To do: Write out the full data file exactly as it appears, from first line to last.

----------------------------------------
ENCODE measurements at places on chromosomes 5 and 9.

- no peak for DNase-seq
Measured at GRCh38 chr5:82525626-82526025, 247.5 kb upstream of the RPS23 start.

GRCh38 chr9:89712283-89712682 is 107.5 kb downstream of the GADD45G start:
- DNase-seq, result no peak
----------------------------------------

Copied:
ENCODE measurements at places on chromosomes 5 and 9.

- no peak for DNase-seq
Measured at GRCh38 chr5:82525626-82526025, 247.5 kb upstream of the RPS23 start.

GRCh38 chr9:89712283-89712682 is 107.5 kb downstream of the GADD45G start:
- DNase-seq, result no peak